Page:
By GRACE WILLIAMS
For Montclair Local
While it may already be known for its film and jazz festivals, Montclair is now poised to add fine arts to its lineup for those in the know.
From Wednesday, Nov. 29 to Saturday, Dec. 2, the newly official Montclair Arts Alliance will treat attendees to hidden gems in the local arts community through the Montclair Arts Festival 2017. This four-day arts extravaganza calls upon local talent within the fine arts, with 24 organizations (as of this writing) showing work in theater, visual arts, music, opera, and dance.
The latest schedule and more information can be found at montclairartsalliance.org, and tickets are available at montclairartsfestival.brownpapertickets.com. Information is also up on Montclair Arts Alliance’s Facebook page.
The different genres are organized on different days: Wednesday is devoted primarily to visual arts and jazz; Thursday to theater; Friday to rock and R&B; Saturday, during the day, to performances and art for young audiences; and Saturday night to dance.
The festival has two-pronged purpose: 1) to showcase local artists and arts organizations and 2) to establish the United Way Theater, 60 South Fullerton Ave., as a performance venue and a future arts center, The center will be able to provide non-profit arts organizations affordable, rentable, shared performance and arts spaces.
Although the alliance itself has been in the works for several years, the festival had to be planned quickly and on a shoestring. Along with a few grants, the organization’s non-profit, or 501(c)(3), status have just recently come through, organizers said, and as such, the festival, which needs to take place in 2017 had to be planned swiftly. But, despite the time constraints, the response has been promising, with dozens of artists, bands and companies signing up to participate in the event.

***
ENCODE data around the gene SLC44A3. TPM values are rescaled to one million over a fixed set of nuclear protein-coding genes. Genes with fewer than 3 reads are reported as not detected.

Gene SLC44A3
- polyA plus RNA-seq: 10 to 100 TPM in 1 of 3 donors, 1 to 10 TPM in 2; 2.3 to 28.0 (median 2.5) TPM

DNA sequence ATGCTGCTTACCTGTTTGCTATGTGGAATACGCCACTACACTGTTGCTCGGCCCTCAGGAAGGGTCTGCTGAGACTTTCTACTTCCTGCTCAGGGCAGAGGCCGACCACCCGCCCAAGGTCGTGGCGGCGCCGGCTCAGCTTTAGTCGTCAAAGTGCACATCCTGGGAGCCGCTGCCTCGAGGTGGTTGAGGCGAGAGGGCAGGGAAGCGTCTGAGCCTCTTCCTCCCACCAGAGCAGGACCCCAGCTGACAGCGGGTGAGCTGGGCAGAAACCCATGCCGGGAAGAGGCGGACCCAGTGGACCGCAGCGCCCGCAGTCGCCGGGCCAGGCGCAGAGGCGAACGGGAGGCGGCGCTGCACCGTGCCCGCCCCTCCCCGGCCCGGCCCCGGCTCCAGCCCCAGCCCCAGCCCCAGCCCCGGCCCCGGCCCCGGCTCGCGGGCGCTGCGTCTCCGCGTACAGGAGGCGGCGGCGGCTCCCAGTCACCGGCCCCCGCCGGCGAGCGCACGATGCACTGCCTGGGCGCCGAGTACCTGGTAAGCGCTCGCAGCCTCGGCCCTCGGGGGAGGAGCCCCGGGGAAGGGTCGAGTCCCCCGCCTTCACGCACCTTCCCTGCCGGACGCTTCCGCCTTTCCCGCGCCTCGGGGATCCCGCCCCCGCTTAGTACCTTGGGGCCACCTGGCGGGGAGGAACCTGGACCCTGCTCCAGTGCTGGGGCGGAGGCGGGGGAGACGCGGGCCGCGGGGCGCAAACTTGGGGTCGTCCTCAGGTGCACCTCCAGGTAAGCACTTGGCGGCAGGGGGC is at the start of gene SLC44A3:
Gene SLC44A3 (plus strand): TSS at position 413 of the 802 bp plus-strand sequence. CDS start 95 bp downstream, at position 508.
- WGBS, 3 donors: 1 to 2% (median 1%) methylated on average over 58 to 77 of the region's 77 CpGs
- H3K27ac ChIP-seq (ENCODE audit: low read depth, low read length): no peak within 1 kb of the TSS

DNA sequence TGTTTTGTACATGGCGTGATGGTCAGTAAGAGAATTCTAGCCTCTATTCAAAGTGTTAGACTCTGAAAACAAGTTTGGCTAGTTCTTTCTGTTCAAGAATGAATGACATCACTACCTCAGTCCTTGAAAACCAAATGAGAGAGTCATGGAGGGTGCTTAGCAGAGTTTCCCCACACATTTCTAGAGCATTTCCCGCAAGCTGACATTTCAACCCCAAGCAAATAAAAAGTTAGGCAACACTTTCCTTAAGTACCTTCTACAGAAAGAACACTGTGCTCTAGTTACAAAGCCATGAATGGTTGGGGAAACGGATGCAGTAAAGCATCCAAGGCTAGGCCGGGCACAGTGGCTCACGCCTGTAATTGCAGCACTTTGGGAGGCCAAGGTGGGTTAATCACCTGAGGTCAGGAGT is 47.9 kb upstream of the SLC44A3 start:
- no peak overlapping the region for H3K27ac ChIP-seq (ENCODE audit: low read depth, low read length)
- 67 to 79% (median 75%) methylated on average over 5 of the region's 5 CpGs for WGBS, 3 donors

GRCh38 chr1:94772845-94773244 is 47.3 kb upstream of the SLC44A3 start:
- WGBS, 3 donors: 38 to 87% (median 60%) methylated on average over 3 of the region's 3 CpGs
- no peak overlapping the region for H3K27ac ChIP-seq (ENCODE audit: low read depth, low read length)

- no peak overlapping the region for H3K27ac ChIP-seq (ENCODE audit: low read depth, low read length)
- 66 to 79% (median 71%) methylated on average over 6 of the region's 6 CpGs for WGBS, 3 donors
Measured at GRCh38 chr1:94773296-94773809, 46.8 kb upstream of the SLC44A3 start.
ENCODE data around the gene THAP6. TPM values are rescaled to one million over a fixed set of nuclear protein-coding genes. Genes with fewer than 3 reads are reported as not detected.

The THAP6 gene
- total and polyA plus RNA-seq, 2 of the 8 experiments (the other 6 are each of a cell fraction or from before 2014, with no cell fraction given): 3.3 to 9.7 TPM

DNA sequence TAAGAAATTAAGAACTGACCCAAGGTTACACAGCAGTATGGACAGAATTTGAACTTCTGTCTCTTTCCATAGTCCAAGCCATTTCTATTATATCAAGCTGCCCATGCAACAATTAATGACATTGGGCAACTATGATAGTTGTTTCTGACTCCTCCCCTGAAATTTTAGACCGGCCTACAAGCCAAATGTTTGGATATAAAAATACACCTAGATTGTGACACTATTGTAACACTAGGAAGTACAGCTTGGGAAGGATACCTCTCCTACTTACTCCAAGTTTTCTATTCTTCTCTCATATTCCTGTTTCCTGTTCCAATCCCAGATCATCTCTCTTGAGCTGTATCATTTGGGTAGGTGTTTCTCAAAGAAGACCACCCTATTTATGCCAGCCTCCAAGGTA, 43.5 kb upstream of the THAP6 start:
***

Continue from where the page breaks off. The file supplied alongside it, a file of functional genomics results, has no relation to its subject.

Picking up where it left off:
The kickoff starts on Nov. 29, with the opening of the art exhibit “Improvisations,” curated by local artist Joyce Korotkin.
“The Montclair Arts Alliance was created to help all regional and local performance groups to perform,” Korotkin said. Events like this typically take six months to a year to plan, but the alliance is making it work in a shorter window: “This is talent that needed a space to be displayed.”
Korotkin’s portion of the show will feature curated works from 12 to 15 visual artists showing painting, sculpture and art installations. Featured artists include internationally known artists, as well as newcomers and emerging artists.
A way to streamline organization and event space is especially needed by emerging artists, and the United Way has been
helpful in that regard, said Alliance President Elaine Molinaro.
The social justice element of the event comes through United Way’s ALICE program, which specifically aims to foster the arts for people who are employed but face income restraints.
“Montclair is a wonderful town for the arts,” Molinaro said. “But space is expensive.” And for most artists struggling to cover their daily expenses, finding extra money for their own place is out of reach. In partnering with each other and working with the United Way, artists in the alliance will utilize a space that once served as a formal theater and now caters to revolving arts genres, from paints to plays. In addition, the space believes the theater must have at one time served in a formal capacity given the layout. Its features such as a projection booth and dressing rooms lend credence to the theory.
In addition to producing the festival overall, Molinaro is directing readings of two short plays with her company, Culture Connection Theatre, by the Montclair Local’s Culture Editor Gwen Orel.
Having put on productions locally, members of the alliance like Mia Riker-Norrie know that it’s hard for productions to land